Despite having nine critically acclaimed solo albums of his own (including last year’s Just Like Medicine), A.J. Croce will always be associated with another musician: his father, Jim Croce. The late great American folk and rock singer scored a string of hits in the early ‘70s like “Bad, Bad Leroy Brown” and “Time in a Bottle,” before tragically dying in a plane crash in 1973. But A.J. embraces the affiliation. He recently started performing “Two Generations of American Music” concerts, in which he performs his father’s classics, some original material, plus songs that both he and his father shared a love for. Long Islanders can catch the show at the Boulton Center for the Performing Arts in Bay Shore on April 27.
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Let’s talk about your new album, Just Like Medicine.
This album was unique in that I think if you’re with an independent label, you really need to focus on having a story behind any kind of project that you do. And we really did with this. Dan Penn produced it—he is an engineer at Muscle Shoals—and Steve Cropper [from Booker T & the MG’s] was a part of it. The whole band was just dynamite—the Muscle Shoals Horns, the McCrary Sisters. We didn’t want to be doing covers of Memphis stuff and Motown. We weren’t trying to copy anything.
We also made it a mono recording, 16-track, live to tape…On some of the songs, I’m playing percussion while I’m playing piano, and it’s completely live. It’s just like a concert. But the mono concept wasn’t meant to be corny in any way…I thought it was a pretty cool way of being able to make stuff sound good on an iPhone because we’re kind of listening to transistor radios like we did when we were kids with these little speakers.
The album features an unreleased track that was written by your father, “The Name of the Game.”
I had heard this recording for many years. I had a cassette of it and thought it was a really soulful tune. I never really thought of recording something of my dad’s because he did a great job of recording his own stuff. But this was kind of a special thing and I threw it in with a bunch of other songs I had written. I wrote a lot with Leon Russell in the final years of his life and I threw it in with that, and said, “Dan, pick the stuff you like.” Because he is such a great writer…I thought, “He’s going to know what stuff is good.” And he picked it. It was special. I got to arrange this song that my dad never had a chance to. I should also mention it was a song written to follow the album after I Got a Name. So, it was probably the last thing he wrote.
How many of your father’s lyrics were probably autobiographical?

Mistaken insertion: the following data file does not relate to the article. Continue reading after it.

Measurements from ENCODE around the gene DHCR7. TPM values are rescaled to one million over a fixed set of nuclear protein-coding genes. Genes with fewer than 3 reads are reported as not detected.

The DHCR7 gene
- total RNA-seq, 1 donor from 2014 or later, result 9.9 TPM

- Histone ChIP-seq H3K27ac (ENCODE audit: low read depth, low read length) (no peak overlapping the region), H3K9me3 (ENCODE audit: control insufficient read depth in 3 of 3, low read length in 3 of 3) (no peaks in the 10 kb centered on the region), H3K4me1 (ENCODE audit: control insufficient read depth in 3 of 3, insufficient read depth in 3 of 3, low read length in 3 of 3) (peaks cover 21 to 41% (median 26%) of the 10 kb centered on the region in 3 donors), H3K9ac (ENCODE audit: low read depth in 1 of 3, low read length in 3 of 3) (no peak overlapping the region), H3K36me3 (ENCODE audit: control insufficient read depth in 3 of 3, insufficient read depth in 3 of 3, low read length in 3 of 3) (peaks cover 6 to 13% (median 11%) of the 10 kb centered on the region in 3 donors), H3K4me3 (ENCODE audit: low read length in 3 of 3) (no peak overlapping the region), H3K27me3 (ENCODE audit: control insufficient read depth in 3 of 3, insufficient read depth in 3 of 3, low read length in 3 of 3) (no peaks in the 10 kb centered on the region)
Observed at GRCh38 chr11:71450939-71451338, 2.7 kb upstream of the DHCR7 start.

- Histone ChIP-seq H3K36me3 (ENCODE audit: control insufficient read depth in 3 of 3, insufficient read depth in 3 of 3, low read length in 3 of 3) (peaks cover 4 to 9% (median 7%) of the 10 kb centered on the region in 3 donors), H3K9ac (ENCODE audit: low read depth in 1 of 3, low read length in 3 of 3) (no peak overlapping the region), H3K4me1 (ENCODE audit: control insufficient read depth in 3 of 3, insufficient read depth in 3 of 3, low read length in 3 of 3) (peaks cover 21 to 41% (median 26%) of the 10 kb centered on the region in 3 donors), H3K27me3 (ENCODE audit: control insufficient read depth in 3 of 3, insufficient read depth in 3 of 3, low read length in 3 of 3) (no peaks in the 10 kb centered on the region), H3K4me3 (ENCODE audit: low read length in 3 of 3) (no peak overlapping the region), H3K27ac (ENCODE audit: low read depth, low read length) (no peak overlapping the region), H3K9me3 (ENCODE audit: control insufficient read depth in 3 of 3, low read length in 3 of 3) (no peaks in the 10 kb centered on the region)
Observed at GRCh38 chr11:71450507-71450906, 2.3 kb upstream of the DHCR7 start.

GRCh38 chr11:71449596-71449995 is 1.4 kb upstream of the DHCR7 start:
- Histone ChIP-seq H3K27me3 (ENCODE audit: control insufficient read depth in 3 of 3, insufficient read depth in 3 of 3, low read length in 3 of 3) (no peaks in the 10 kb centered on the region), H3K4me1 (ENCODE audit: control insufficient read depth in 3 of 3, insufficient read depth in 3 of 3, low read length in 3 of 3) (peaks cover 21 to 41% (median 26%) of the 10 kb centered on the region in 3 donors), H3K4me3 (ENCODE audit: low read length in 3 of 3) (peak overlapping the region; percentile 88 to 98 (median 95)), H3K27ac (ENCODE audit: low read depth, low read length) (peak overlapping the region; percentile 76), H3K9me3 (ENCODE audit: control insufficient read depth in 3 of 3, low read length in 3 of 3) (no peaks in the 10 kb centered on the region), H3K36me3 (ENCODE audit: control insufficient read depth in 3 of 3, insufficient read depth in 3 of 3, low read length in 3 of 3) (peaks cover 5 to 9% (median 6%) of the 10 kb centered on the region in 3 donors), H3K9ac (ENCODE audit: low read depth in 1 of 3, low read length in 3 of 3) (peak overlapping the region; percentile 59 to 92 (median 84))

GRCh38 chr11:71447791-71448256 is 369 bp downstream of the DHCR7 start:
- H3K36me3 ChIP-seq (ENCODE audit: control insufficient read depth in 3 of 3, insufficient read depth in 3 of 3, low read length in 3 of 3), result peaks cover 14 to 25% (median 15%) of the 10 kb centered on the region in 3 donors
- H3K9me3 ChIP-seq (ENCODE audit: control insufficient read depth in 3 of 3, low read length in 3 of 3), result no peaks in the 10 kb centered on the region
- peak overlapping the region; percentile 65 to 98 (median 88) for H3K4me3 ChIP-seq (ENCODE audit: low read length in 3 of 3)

I think of there being three kinds of songs that he wrote. There’s the character songs, which are very inspired by Leiber and Stoller—“Leroy Brown,” “Car Wash Blues” or “Rapid Roy.” They’re kind of like R&B songs that the Coasters would have played. And they were about people he met; it’s not really about himself. Then, you have songs that are very personal, like “Time in a Bottle,” “These Dreams” or “Lover’s Cross.” And then, you have something like “Operator,” which is more him stepping back from his perspective and looking at it from another person’s story.
Although you were only about 2 years old when your father passed, do you have any memories of him?
I have this sense of security, this sense of being held. Like, when you’re a kid, you don’t necessarily remember everything, but you have a sense of someone. As a kid, you feel safe in your parent’s arms. It’s something that is hard to talk about because it is an ethereal thing. But through every friend, my mother, all the stories and photos and tapes to have gotten to know him by, the one thing that he said to me—and recorded for me—was a very simple advice. He said, “Adrian, I want you to know…don’t be an asshole.” [Laughs]
What can people expect at the upcoming show in Bay Shore?
This “Two Generations” show is a pretty energetic concert where you get a sense of my dad’s music of course, my music and the music that connects us. Whether it’s ‘20s blues or some kind of ‘30s jazz, or whether it’s ‘50s rock ‘n’ roll or ‘60s soul music, if my dad covered it, then we might touch on it. There were a lot of songs that we had in common by Bessie Smith, Fats Waller or it could be a Louis Prima thing, or Sam Cooke or Otis Redding…There were a lot of songs that I never knew he covered until I was in my thirties. A lot of people don’t know anything about my music, and that’s totally fine. I do this because I love it, not because I wanted to be famous. I’ve done it for 25 years now…And what people know of my father’s music was 18 months. It was a very brief period of his life.